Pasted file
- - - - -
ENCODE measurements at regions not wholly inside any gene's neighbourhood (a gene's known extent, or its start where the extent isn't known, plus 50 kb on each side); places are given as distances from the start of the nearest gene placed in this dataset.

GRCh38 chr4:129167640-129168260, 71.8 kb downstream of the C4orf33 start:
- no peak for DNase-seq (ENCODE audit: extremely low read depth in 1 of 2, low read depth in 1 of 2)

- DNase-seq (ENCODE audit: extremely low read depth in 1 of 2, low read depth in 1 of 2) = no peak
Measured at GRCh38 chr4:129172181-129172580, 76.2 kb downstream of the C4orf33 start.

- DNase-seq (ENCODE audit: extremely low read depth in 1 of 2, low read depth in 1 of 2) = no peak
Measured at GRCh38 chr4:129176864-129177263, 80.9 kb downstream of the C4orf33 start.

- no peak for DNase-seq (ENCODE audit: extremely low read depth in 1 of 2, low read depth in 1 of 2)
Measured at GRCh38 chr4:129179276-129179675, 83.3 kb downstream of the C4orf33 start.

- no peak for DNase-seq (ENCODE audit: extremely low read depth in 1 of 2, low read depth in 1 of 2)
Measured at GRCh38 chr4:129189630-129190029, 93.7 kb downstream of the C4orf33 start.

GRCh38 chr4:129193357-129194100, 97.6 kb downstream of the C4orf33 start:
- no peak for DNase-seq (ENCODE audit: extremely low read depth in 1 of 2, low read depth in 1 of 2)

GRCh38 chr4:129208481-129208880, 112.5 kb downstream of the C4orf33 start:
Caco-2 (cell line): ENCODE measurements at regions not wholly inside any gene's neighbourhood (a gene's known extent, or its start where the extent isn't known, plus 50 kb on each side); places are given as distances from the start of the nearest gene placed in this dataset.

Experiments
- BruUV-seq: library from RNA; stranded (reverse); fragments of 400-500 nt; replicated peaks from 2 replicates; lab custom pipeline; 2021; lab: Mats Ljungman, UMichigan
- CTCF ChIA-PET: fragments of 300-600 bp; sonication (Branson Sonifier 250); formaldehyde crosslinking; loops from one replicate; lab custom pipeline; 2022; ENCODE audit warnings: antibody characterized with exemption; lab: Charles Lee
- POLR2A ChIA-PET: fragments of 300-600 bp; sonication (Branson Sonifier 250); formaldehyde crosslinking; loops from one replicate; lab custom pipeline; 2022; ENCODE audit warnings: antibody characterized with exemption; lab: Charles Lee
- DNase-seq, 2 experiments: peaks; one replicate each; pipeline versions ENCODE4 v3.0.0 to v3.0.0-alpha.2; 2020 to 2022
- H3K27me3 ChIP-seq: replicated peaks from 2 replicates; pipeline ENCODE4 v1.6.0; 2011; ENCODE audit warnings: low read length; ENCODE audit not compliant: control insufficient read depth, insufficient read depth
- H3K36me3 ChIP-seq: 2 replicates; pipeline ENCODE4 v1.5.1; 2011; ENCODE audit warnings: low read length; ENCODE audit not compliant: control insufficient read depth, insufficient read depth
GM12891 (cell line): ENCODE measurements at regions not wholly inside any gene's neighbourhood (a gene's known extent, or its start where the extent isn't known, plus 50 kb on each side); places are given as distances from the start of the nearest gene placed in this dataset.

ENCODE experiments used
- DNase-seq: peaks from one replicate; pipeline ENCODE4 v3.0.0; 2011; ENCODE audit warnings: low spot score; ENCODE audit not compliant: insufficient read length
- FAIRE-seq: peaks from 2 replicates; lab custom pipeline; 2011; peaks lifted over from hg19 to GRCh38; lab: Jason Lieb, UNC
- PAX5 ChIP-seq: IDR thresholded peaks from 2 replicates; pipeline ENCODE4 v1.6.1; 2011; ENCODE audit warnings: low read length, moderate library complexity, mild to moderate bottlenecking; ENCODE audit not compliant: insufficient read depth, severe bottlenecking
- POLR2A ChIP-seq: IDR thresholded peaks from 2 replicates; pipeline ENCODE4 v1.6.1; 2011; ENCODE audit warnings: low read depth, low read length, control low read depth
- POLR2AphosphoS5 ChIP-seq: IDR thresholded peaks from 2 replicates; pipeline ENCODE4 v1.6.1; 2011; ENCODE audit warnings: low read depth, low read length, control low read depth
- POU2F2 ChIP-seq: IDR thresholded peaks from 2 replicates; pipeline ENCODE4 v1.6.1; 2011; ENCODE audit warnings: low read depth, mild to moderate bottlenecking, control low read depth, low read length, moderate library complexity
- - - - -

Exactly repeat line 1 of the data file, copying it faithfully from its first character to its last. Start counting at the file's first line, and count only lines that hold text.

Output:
ENCODE measurements at regions not wholly inside any gene's neighbourhood (a gene's known extent, or its start where the extent isn't known, plus 50 kb on each side); places are given as distances from the start of the nearest gene placed in this dataset.